Measuring and Tuning
When we talk about tuning a Tesla coil what we are trying to achive is the primary side resonating at the same frequency as the secondary side, so after building our coil we have a fixed capasitor value (something in the order of say 0.018uF) in the primary curcuit, our seconday frequency is set by the secondary coil dimensions (Number of turns, diameter, wire thickness) we then top this off with a captive load (The top load in the form of a toroid). 

Our BM7 Tesla coil is 6" dia, wound to a height of 27" and has a resonant frequency of 252KHz this frequency will drop as we add a captive top load.

The avaerage Tesla coil builder will use a primary coil made of 13 turns or there abouts and will have a movable "Tap" point so by moving the tap point around the primary you will find the spot where the two coil resonate so will be in tune.

We have gone about this process by taking measurments of our BM7 coil with ever top load we have and then measuring every 1/4 turn of the primary coil and then recording the frequency.

Too obtain this data we are using a signal generator/tuning kit, the kit was built by a skilled Tesla coil builder some years back but works a treat.
This is our signal generator it`s powered by a USB portable power supply, we set the generator to output a sin wave, then the frequency can be scanned through until the LED on the right shows both Green and Red at it`s peak brighness we read off the frequency, the signal generator is wired across the bottom of the secondary and ground.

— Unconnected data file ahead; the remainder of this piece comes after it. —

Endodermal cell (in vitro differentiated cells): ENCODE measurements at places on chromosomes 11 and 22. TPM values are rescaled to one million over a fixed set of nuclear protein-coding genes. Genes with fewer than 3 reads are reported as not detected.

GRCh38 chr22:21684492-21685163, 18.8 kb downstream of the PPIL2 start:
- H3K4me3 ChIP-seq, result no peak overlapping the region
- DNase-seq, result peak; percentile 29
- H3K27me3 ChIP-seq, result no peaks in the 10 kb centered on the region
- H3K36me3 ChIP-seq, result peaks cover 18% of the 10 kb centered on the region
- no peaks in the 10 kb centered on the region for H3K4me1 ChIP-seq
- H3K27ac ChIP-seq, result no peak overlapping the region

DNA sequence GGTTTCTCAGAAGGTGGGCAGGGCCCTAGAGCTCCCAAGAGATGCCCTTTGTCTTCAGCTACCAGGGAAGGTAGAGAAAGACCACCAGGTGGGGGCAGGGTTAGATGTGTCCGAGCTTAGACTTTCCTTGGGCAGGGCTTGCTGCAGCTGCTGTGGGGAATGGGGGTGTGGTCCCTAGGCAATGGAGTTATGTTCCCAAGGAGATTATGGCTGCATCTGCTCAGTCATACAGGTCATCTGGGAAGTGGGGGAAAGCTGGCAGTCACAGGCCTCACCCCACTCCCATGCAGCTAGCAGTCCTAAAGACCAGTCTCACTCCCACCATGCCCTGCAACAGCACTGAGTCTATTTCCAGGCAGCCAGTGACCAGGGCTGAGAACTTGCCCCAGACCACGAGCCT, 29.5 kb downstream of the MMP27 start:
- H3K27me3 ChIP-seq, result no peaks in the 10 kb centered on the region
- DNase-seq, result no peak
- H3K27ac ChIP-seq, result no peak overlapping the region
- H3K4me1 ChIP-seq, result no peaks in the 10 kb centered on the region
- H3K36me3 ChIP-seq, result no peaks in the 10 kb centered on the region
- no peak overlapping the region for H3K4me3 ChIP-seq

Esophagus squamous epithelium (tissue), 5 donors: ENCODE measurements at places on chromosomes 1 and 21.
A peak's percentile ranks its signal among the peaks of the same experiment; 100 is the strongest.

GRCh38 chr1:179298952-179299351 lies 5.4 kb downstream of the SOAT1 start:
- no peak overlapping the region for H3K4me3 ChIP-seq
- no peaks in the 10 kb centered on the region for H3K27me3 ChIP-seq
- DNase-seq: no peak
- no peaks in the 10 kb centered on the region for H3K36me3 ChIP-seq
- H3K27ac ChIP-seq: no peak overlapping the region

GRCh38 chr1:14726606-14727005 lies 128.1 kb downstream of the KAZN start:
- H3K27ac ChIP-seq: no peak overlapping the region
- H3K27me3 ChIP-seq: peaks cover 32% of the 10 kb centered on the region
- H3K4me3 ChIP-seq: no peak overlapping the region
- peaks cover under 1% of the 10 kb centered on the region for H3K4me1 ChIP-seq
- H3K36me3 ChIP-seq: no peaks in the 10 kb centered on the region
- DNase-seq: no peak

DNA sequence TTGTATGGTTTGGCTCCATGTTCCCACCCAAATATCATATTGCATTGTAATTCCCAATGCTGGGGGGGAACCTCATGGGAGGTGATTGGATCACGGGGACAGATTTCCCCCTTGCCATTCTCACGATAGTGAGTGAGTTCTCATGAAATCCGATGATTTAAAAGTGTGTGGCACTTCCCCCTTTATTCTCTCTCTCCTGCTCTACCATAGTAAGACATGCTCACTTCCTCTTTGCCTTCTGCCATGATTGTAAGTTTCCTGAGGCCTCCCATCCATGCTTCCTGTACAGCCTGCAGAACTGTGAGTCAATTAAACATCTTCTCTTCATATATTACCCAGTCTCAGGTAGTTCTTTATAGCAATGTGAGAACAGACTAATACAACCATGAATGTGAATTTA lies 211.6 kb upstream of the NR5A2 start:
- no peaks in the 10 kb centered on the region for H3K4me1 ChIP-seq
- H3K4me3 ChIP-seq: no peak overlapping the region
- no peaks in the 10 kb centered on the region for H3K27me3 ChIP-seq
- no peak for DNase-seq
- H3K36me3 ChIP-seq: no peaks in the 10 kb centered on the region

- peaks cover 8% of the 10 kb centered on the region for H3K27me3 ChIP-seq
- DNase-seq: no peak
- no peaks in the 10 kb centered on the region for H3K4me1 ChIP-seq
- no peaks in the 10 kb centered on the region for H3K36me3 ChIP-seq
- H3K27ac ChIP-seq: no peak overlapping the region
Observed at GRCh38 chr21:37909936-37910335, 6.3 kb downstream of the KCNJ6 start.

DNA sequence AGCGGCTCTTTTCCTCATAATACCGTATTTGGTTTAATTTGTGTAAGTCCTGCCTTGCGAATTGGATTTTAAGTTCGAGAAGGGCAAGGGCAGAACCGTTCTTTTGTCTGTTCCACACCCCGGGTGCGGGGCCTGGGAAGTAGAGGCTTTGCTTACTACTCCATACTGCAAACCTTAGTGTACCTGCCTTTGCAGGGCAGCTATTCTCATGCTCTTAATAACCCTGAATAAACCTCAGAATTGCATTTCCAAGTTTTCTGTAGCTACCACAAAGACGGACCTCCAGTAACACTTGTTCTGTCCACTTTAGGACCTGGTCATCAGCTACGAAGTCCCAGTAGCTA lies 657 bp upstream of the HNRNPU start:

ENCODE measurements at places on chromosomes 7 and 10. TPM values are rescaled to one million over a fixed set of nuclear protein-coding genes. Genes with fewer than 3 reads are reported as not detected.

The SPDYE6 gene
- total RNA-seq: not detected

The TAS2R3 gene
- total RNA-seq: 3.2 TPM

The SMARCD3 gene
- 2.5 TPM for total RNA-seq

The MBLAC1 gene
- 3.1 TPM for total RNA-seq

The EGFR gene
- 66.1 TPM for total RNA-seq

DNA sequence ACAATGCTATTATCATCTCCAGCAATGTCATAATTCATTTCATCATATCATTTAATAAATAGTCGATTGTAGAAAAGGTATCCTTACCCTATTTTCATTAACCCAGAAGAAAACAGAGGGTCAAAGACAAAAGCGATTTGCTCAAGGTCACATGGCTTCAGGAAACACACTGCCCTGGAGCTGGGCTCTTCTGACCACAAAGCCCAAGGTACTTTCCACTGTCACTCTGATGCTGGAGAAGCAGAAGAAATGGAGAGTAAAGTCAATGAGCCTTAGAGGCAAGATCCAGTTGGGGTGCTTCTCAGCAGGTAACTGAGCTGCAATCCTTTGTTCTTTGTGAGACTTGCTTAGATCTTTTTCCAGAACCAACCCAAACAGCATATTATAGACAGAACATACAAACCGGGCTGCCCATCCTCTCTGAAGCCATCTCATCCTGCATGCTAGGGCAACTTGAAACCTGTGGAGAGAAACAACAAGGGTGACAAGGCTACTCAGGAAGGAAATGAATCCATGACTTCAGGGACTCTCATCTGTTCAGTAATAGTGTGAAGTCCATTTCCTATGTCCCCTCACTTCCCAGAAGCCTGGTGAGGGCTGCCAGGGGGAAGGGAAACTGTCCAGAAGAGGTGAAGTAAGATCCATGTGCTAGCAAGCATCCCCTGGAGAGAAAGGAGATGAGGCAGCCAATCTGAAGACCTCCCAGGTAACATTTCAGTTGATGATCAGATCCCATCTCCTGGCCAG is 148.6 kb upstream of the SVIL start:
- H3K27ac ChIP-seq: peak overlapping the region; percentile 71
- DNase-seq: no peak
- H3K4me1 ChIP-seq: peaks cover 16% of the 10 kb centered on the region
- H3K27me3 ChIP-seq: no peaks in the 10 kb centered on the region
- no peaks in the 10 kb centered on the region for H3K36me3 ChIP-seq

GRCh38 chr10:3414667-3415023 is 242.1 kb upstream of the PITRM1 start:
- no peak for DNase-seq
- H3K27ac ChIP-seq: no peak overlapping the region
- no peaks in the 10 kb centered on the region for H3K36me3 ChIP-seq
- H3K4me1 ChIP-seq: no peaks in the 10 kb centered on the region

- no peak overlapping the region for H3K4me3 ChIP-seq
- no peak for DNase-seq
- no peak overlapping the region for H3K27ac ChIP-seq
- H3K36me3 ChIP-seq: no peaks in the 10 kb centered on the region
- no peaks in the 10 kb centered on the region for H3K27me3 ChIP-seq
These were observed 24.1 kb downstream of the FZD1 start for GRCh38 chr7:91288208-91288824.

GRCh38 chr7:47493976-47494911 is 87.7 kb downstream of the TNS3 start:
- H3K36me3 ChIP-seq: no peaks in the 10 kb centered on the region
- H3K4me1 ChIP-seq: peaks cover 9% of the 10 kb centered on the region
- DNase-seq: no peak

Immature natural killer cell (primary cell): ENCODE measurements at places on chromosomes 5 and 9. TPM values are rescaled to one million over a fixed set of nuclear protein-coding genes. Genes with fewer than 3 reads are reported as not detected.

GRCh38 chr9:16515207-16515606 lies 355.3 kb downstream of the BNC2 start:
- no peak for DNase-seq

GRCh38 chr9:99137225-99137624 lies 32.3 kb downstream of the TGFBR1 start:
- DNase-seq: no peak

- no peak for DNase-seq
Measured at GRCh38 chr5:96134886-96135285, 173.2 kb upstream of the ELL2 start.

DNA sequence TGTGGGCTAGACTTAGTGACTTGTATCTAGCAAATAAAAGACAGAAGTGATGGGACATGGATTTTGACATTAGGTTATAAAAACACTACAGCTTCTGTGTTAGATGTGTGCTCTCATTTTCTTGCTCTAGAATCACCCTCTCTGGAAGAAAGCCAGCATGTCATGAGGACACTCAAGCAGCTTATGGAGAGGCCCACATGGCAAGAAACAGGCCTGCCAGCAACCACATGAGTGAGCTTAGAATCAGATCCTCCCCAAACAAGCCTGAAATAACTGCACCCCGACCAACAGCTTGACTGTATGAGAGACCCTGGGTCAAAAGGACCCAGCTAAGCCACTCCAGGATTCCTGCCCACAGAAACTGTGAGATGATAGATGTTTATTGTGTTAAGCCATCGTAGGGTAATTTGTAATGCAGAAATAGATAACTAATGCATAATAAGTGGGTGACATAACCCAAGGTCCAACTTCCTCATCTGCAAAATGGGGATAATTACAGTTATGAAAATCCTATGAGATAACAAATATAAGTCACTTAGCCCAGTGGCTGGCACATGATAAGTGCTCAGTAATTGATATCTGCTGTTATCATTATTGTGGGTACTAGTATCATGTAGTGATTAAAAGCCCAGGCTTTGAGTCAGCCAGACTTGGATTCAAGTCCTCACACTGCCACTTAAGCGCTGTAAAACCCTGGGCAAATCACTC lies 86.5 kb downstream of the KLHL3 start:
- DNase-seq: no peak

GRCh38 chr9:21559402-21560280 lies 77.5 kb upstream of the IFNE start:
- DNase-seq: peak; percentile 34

Below is a table of Frequency`s for our BM7 Tesla coil with all the top loads we have. 
   Top load       Frequency (KHz)  
BM7 Spun 154 
  Medium 137
  2 x Spun 130
  Large 122
This is where we change our approach to finding  the primary tap/tune point, what you would normally do is put the secondary back inside the primary and move the tap point around untill the LED on the signal generator goes "Black", but we went and mapped the frequency of the primary coil for every 1/4 turn in the same way as we measured the secondary frequency, This is the data in the table below and plotted in a graph, with the primary mapped we can see where we need to tap for any top load or if we change coils we only need to know the secondary reasant frequency. 
Primary coil frequency range in HKz 
There are no figure for whole turns as the power lead reaching around the primary would distort the readings
Turn        +1/4   
+1/2      +3/4     
232 228 220
4 197 194 188
5 170 167 163
6 148 146 143
7 131 130 127
8 117 116 115
9 107 106  
So now we can at a glance read the two tables so the BM7 coil with a spun toroid will resonate at 154KHz and the tune point will be just over 5 full turns.
For best performance the primary is tapped at just over 6 +1/4 turns, this is because the output streamer of a coil will further reduce the frequency by adding a little captive loading.